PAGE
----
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The FDA has granted an accelerated approval to the combination of lenvatinib and pembrolizumab for the treatment of patients with advanced endometrial carcinoma that is not microsatellite instability-high or mismatch repair deficient, and who have disease progression following prior systemic therapy but are ineligible for curative surgery or radiation.
The FDA has granted an accelerated approval to the combination of lenvatinib (Lenvima) and pembrolizumab (Keytruda) for the treatment of patients with advanced endometrial carcinoma that is not microsatellite instability-high (MSI-H) or mismatch repair deficient (dMMR), and who have disease progression following prior systemic therapy but are ineligible for curative surgery or radiation.1
The approval is based on findings of a study of 94 patients with endometrial carcinoma tumors that were not MSI-H or dMMR. Of these patients, the overall response rate (ORR) was 38.3%, which comprised a 10.6% (n = 10) complete response (CR) rate and a partial response rate of 27.7% (n = 26). A duration of response (DOR) ≥6 months was reported in 69% (n = 25) of patients.
The decision is part of a new initiative of the FDA Oncology Center of Excellence, titled Project Orbis, which is designed to provide a framework for concurrent submission and review of oncology drugs among international partners. Under Project Orbis, the FDA, the Australian Therapeutic Goods Administration (TGA), and Health Canada collaboratively reviewed applications for the two agents, and allowed for simultaneous approvals in all 3 countries.
“In addition to the international collaboration with Australia and Canada, this review used the ‘Real-Time Oncology Review’ (RTOR) pilot program, which can streamline the submission of data prior to the completion and submission of the entire clinical application,” Richard Pazdur, MD, director of the FDA’s Oncology Center of Excellence and acting director of the Office of Hematology and Oncology Products in the FDA’s Center for Drug Evaluation and Research, stated in a press release. “RTOR, and its accompanying Assessment Aid, facilitated discussions among the regulatory agencies, expediting the approval in the three countries. These applications were approved 3 months prior to the FDA goal date.”
Collaboration among international regulators could permit patients with cancer to receive earlier access to products in other countries where there may be significant delays in regulatory submissions, regardless of whether the product has received FDA approval. The agency stated in a press release that, "with a framework for concurrent submission and review of oncology drugs, Project Orbis facilitates a collaborative review to identify any regulatory divergence across review teams."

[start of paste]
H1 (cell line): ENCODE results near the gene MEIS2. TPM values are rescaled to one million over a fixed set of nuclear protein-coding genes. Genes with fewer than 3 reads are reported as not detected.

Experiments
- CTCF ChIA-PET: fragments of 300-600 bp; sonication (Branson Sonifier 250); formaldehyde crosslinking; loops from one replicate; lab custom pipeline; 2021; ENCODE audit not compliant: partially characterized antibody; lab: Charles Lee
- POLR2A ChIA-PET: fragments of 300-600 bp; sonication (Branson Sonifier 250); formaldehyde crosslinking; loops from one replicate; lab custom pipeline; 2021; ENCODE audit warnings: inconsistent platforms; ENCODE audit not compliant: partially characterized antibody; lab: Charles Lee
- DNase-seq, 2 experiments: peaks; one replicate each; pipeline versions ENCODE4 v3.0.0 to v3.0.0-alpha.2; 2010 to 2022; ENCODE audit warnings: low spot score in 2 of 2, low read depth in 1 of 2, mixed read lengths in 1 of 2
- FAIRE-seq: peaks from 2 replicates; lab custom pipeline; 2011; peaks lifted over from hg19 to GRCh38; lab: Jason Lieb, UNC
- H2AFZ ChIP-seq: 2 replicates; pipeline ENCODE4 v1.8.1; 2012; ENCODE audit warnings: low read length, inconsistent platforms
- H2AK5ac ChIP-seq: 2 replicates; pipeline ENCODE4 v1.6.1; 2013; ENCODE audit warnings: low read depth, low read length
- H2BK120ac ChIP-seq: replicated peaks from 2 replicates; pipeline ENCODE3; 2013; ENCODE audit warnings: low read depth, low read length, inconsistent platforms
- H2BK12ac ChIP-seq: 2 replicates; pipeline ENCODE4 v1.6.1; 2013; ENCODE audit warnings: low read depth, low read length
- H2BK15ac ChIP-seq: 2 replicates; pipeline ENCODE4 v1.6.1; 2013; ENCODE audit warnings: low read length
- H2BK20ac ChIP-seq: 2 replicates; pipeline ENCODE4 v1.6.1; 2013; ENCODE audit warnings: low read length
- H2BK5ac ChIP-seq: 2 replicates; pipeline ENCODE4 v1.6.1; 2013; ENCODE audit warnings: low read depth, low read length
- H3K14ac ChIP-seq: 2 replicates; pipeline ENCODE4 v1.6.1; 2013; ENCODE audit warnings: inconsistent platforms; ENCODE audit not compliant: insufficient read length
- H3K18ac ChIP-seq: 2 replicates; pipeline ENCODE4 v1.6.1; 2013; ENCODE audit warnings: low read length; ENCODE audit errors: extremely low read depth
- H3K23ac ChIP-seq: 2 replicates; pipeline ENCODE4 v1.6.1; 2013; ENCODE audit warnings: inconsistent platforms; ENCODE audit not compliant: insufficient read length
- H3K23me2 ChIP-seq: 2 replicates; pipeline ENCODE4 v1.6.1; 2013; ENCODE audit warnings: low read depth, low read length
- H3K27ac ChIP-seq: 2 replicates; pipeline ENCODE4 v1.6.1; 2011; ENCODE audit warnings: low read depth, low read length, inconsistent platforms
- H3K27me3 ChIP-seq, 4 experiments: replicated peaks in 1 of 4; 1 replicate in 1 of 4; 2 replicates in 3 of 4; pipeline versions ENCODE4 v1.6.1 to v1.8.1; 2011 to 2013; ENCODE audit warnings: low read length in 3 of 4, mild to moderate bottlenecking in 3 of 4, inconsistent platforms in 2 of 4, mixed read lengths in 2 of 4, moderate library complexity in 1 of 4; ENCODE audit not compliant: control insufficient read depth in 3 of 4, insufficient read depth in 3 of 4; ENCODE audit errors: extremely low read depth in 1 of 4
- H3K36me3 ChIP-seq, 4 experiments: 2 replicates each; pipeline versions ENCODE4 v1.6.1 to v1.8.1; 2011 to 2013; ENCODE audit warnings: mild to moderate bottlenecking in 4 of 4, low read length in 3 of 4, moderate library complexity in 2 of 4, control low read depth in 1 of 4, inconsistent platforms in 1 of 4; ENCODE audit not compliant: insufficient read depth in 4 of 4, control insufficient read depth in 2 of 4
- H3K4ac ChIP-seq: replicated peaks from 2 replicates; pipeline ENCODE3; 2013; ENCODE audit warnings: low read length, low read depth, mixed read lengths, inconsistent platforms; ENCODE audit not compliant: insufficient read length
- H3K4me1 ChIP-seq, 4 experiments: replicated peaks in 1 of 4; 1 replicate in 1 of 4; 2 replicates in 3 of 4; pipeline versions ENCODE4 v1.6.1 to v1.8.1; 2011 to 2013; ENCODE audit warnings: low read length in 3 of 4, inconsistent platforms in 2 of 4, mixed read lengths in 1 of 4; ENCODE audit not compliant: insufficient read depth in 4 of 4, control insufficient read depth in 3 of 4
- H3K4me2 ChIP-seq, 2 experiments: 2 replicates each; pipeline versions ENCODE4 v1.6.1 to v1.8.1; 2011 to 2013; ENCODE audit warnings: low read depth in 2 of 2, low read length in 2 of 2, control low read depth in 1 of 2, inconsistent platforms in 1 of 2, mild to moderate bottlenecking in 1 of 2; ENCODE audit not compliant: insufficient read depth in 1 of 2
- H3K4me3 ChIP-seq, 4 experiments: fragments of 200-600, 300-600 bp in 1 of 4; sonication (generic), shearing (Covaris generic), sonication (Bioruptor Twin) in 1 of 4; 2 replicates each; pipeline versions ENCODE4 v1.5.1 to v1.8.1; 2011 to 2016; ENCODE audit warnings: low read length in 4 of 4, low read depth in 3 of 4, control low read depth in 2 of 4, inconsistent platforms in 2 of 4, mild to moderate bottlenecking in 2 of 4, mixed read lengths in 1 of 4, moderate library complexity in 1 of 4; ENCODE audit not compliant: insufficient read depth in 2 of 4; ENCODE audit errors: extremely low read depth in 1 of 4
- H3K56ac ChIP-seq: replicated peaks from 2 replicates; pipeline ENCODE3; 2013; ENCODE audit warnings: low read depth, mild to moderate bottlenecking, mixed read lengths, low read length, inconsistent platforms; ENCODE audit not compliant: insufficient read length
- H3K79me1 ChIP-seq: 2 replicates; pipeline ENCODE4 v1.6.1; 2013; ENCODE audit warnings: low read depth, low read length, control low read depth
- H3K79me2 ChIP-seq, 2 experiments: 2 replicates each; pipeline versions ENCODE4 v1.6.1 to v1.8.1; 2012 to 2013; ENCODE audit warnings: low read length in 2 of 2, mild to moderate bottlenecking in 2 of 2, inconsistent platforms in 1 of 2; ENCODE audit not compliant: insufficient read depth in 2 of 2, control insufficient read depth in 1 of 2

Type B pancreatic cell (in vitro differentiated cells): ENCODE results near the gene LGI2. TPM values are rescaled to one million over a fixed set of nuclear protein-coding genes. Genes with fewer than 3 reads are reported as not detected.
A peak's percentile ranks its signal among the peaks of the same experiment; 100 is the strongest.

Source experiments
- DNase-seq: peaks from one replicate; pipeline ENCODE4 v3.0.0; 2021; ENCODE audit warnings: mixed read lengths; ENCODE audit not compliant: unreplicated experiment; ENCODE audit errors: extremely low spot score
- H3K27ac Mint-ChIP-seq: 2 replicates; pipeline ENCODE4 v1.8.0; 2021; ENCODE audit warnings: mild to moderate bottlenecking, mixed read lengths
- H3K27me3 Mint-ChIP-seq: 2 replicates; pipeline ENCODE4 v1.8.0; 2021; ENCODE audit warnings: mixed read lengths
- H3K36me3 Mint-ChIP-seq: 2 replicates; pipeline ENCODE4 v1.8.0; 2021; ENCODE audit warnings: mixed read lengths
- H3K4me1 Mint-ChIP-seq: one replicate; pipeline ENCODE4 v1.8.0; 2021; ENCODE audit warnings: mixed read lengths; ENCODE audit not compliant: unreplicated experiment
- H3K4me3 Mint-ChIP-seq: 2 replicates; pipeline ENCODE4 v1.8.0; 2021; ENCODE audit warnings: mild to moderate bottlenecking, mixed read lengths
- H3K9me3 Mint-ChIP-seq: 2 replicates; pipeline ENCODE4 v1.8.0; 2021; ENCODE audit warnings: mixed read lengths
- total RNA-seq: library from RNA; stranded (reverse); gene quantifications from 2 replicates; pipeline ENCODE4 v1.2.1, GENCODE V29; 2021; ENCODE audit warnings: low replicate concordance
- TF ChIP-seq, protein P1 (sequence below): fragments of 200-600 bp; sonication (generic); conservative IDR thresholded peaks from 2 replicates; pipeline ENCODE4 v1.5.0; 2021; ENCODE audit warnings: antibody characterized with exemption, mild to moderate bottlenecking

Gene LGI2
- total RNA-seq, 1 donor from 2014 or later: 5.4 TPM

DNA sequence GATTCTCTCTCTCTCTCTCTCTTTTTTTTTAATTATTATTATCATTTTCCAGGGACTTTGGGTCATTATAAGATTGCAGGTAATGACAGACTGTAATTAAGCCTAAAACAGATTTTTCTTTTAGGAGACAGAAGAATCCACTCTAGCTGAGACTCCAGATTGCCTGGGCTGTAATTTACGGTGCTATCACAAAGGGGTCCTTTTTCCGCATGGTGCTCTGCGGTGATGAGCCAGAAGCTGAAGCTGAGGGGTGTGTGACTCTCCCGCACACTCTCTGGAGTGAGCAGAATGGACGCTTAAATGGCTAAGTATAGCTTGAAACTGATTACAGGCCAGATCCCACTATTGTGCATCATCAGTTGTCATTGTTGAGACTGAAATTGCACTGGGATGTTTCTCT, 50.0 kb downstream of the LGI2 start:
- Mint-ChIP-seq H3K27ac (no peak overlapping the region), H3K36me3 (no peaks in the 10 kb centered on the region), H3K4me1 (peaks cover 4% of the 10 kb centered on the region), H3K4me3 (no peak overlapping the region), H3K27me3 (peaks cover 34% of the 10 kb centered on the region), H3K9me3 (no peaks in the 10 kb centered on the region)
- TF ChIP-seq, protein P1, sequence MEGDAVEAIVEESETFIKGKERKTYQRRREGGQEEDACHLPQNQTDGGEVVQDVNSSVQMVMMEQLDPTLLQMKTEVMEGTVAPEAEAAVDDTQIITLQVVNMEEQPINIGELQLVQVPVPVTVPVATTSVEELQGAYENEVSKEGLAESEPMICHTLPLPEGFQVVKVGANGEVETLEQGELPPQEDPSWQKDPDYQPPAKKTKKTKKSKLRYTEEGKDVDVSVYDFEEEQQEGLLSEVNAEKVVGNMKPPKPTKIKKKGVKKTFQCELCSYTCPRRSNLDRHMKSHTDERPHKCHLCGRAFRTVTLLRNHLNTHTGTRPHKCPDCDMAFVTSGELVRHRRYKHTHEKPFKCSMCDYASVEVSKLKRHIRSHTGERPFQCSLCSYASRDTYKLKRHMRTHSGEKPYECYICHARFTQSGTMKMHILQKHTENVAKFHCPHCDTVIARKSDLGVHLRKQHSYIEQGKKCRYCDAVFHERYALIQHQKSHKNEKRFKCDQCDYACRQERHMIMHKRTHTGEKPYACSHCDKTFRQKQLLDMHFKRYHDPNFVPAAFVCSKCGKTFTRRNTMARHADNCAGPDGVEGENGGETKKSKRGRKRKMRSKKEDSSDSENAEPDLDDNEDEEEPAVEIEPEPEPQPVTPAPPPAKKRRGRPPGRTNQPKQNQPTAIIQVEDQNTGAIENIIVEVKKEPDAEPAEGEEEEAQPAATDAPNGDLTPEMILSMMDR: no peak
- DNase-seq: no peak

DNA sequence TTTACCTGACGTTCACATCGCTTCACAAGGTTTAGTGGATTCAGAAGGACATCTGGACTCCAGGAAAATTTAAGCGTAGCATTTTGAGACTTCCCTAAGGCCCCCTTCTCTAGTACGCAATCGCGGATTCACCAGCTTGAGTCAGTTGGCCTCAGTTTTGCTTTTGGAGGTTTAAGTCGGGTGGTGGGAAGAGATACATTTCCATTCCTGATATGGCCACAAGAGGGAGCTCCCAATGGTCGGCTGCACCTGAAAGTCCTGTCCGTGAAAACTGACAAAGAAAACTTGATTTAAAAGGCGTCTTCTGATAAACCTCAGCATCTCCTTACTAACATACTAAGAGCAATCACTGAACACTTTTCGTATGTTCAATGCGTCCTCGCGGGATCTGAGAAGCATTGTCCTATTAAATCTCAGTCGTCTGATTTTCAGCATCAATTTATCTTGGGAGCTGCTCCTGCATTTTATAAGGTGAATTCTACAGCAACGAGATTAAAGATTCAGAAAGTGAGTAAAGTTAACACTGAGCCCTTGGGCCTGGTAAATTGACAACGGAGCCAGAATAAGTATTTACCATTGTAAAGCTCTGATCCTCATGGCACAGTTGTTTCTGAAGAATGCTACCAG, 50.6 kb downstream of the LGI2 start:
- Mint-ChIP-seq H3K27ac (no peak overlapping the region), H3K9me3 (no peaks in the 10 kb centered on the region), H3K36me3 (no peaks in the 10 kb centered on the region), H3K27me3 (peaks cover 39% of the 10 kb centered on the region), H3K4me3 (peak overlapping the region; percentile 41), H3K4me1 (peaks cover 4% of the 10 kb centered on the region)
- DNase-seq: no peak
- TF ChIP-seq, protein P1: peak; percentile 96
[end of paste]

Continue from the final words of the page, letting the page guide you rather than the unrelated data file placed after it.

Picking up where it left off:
“We are pleased to be working alongside our Australian and Canadian colleagues to help make potentially life-changing treatments available to patients as quickly as possible while still ensuring the FDA’s high standards of safety and effectiveness,” Acting FDA Commissioner Ned Sharpless, MD, stated in the press release. “As Project Orbis expands, we look forward to welcoming additional international partners to collaborate with us in this important initiative as we work to help further serve the global patient community.”
Regarding safety data in the trial, common adverse events (AEs) were fatigue, high blood pressure, musculoskeletal pain, diarrhea, decreased appetite, hypothyroidism, nausea, and stomatitis. Additional AEs included vomiting, decreased weight, abdominal pain, headache, constipation, urinary tract infection, dysphonia, hemorrhagic events, hypomagnesemia, palmar-plantar erythrodysesthesia, dyspnea, cough and rash.
In August, the FDA granted a breakthrough therapy designation to the combination of lenvatinib and pembrolizumab for the treatment of patients with advanced and/or metastatic non—MSI-H/proficient mismatch repair endometrial carcinoma who have progressed after ≥1 prior systemic therapy. The designation was based on interim data from the phase Ib/II basket Study 111/KEYNOTE-146 trial. In a 53-patient endometrial cancer cohort, the ORR at week 24 per independent radiology review was 45.3% (95% CI, 31.6-59.6). The overall ORR was 47.2% (n = 25; 95% CI, 33.3-61.4), including 3 CRs and 25 PRs.2
Additional data of the combination in endometrial cancer were recently published in Lancet Oncology. In an open-label, single-arm, multicenter, phase II study (NCT02501096), patients with metastatic endometrial cancer received 20 mg oral lenvatinib daily plus 200 mg intravenous pembrolizumab every 3 weeks. Treatment was continued until disease progression or unacceptable toxicity.
To be eligible for enrollment, patients were aged ≥18 years or older, were unselected for microsatellite instability or PD-L1 expression, had an ECOG performance status of 0 or 1, had received ≤2 prior systemic therapies, had measurable disease according to the immune-related RECIST criteria, and had a life expectancy of ≥12 weeks. The primary endpoint was the proportion of patients with an objective response at week 24 as assessed by investigators according to irRECIST in the per-protocol population.
At the cutoff date of December 15, 2017, the median study follow-up was 13.3 months, and the ORR at week 24 was 39.6% (95% CI, 26.5-54.0). Serious treatment-related AEs (TRAEs) occurred in 16 (30%) patients, and 1 treatment-related death was reported and due to intracranial haemorrhage. The most frequently reported any-grade TRAEs were hypertension (58%), fatigue (55%), diarrhea (51%), and hypothyroidism (47%). The most common grade 3 TRAEs were hypertension (34%) and diarrhea (8%), and grade 4 TRAEs were reported. Five (9%) patients discontinued study treatment because of treatment-related adverse events.